Maybe a coincidence, but on the same day the EPA and DOE released new fuel economy labels, Next 10 released a new study, “Driving California’s Economy: How Fuel Economy and Emission Standards Will Impact Economic Growth and Job Creation.” The study found that policies that support fuel efficiency will drive consumer savings, drive job creation and spur economic growth. In addition, the study concluded that the highest passenger vehicle fuel economy and vehicle emissions standards produce the most positive results in terms of job creation, household savings, Gross State Product, and emissions reductions.
“Our study indicates that when it comes to fuel economy and emissions standards, Californians don’t have to choose between a robust economy and a cleaner vehicle fleet — they can enjoy both,” said Professor David Roland-Holst, author of the report.
The report used an economic forecasting model to project the effects of improved fuel economy and emission standards both enacted by the federal government and under consideration by the state. When compared to California’s economic performance without any vehicle fuel economy or emissions standards, if fuel economy improved by 4-6 percent per year starting in 2017, California would see the following impacts by the year 2025: the addition of 38,000 to 236,000 jobs; an increase in GSP of .82 percent to 1.31 percent; and a reduction of 8 percent to 19 percent of state GHG emissions.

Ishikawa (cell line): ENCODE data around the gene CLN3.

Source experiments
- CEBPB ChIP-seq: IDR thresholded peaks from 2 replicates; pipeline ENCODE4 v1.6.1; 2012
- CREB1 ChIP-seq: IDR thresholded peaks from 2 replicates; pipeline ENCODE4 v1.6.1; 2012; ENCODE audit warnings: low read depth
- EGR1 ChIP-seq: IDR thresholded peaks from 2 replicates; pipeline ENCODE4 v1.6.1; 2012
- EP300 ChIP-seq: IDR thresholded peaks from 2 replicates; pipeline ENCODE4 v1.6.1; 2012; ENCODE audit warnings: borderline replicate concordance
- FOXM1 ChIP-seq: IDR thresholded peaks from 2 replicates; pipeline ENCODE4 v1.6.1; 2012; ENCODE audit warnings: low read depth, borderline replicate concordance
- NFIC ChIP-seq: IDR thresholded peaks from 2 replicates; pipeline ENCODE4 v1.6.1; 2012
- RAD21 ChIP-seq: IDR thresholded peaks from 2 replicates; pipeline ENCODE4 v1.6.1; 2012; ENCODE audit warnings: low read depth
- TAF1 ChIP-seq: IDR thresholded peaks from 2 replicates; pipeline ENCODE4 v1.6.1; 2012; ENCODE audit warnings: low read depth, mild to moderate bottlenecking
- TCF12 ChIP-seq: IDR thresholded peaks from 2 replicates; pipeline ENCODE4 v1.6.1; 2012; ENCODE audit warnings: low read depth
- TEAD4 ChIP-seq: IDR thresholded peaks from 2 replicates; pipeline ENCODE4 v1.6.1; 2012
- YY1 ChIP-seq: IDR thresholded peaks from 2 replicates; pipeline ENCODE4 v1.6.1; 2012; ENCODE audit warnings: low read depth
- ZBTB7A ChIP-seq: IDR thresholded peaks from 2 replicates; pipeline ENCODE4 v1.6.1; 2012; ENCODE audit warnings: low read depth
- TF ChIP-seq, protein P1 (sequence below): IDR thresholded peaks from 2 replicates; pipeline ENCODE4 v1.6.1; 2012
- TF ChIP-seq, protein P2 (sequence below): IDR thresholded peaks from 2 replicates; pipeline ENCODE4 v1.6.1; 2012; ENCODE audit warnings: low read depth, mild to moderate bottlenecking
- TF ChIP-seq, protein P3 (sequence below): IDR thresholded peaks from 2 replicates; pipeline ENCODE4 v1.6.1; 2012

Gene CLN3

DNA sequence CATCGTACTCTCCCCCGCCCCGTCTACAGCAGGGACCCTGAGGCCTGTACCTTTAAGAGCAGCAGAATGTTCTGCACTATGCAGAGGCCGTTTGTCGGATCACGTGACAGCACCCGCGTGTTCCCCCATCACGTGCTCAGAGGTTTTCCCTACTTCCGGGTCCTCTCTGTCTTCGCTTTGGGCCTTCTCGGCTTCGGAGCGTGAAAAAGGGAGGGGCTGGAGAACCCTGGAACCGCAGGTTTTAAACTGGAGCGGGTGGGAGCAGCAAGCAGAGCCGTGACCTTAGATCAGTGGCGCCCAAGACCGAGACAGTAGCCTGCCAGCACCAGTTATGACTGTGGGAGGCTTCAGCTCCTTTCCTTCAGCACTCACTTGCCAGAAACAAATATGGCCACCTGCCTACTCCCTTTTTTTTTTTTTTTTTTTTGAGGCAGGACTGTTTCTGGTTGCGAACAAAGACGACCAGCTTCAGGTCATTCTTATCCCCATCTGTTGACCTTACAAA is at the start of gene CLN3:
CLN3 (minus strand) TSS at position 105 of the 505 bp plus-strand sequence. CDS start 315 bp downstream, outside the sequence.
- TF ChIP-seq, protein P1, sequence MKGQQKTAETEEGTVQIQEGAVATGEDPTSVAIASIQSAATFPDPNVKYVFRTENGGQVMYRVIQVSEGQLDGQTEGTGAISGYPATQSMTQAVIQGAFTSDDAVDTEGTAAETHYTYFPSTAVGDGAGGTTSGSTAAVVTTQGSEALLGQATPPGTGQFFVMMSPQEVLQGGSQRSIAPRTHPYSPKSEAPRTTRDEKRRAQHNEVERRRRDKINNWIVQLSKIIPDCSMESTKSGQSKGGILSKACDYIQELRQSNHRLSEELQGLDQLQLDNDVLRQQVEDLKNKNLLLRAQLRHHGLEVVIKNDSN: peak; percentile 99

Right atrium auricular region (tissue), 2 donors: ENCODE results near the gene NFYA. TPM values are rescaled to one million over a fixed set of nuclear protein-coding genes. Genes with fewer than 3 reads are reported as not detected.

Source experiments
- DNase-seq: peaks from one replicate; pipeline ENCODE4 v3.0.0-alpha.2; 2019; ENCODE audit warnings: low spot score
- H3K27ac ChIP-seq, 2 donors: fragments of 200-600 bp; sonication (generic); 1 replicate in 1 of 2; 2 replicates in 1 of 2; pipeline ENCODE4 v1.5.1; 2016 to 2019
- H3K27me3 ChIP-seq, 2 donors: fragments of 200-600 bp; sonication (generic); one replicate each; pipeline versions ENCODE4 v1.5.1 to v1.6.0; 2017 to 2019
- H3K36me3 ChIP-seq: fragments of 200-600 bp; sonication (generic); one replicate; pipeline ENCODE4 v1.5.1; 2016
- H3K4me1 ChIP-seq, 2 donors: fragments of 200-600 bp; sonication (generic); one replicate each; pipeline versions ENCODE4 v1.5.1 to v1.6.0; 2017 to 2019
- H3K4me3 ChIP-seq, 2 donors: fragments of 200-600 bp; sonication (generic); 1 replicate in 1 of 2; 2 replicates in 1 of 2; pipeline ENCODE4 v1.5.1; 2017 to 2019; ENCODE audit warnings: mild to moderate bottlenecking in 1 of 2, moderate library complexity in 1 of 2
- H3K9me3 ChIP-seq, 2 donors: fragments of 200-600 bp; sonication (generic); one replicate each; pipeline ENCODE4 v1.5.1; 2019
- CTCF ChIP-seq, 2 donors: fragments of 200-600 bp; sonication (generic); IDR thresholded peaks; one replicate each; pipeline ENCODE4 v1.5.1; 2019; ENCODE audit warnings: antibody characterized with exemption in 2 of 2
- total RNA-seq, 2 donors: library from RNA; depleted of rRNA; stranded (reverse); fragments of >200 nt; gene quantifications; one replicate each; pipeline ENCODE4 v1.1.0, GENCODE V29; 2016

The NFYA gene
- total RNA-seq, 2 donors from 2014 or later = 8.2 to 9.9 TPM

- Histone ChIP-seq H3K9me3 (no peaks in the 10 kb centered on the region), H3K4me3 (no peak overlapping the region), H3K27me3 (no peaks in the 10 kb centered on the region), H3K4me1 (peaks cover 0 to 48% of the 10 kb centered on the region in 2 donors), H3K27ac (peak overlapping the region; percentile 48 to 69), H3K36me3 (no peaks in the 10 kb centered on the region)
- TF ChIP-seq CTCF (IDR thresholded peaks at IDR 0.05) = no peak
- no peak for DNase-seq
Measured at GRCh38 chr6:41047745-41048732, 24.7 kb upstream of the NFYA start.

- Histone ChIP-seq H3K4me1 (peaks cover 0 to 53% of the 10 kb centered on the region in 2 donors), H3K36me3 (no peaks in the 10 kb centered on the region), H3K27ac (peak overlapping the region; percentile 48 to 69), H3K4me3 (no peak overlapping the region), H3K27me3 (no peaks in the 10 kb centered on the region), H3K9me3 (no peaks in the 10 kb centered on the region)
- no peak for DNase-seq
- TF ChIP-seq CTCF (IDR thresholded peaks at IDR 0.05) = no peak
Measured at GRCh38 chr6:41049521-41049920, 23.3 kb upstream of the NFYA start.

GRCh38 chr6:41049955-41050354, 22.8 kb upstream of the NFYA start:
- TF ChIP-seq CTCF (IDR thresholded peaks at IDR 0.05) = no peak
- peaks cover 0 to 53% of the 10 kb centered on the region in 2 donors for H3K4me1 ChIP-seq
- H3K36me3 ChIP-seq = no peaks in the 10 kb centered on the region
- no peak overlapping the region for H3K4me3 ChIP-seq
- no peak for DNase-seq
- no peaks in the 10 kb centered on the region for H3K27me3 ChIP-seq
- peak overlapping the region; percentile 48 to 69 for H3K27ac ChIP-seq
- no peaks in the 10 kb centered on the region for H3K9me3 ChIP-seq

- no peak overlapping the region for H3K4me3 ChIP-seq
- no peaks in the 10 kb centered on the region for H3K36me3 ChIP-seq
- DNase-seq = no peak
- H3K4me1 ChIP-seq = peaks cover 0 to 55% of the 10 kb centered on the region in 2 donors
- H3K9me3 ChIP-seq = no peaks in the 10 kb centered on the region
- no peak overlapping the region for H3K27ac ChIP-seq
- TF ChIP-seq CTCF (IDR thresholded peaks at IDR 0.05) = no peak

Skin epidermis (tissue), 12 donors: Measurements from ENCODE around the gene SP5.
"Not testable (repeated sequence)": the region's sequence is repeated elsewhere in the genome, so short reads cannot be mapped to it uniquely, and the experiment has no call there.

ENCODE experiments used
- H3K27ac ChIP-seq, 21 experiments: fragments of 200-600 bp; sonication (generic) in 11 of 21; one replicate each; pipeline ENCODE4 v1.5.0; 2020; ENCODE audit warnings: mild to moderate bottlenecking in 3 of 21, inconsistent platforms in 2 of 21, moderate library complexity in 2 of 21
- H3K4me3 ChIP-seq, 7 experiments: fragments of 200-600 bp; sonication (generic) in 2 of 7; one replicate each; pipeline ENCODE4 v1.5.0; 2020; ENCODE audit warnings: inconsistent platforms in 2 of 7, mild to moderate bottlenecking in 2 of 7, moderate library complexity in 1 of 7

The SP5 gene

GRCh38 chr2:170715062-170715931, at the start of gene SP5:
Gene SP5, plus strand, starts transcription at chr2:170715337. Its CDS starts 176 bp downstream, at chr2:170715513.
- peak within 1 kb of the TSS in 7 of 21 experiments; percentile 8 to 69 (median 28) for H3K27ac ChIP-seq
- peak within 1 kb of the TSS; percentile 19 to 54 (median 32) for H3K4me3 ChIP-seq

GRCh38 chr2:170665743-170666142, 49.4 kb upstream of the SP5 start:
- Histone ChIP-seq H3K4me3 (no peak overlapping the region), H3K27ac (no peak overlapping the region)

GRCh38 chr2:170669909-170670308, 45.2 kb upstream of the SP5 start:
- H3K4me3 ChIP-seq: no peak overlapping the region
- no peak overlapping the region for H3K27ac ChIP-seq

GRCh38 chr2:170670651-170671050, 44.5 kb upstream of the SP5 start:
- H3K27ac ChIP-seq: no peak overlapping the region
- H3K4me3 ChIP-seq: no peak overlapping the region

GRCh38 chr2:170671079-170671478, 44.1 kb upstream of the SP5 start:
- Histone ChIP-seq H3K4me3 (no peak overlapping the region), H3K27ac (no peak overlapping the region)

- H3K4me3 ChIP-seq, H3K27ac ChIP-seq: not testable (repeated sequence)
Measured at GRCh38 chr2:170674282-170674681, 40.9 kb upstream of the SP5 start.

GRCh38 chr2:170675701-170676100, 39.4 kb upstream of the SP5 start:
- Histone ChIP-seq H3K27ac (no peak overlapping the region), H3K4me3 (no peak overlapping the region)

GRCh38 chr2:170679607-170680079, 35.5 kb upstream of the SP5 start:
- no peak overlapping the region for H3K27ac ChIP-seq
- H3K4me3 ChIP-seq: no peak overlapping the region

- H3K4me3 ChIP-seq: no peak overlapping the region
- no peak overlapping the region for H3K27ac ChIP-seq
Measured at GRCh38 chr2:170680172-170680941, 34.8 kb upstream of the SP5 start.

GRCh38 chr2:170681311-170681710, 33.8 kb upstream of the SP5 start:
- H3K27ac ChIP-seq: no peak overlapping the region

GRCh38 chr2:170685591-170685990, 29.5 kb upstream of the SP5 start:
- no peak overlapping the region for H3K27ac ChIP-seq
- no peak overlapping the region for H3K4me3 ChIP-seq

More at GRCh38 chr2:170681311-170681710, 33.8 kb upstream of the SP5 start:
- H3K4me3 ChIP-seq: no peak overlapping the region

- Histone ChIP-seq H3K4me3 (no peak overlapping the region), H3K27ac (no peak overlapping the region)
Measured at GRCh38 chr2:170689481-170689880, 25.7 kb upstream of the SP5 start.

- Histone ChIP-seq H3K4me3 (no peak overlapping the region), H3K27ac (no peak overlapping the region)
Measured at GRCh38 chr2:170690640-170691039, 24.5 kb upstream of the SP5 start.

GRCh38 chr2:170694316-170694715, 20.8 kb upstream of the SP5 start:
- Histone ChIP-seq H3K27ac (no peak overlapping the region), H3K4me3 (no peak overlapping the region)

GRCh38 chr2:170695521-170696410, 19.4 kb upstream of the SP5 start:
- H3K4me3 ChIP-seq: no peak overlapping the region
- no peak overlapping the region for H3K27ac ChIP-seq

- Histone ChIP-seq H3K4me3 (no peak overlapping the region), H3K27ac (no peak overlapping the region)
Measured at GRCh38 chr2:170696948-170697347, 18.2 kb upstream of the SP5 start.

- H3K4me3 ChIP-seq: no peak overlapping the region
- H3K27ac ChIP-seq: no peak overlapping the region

F. Noel Perry, founder of Next 10, said of the study, “For more than three decades, California’s investments in energy efficiency — through groundbreaking building, appliance, and utility regulatory standards — have reaped substantial economic returns for consumers in our state. These returns have in turn supported the creation of new jobs and businesses. Californians will see similar benefits when it comes to clean cars.”
Currently, the California Air Resources Board (CARB) is in the midst of passing legislation that will set vehicle emission standards for passenger cars sold in the state for model years 2017-2025. States are allowed under the federal Clean Air Act to set their own vehicle emission standards but not fuel economy standards – those can only be set by the federal government. Oftentimes other states follow California’s lead and today, 14 other states currently follow California’s emission policies. EPA and the National Highway Traffic Safety Administration are expected to announce the new fuel economy standards this fall.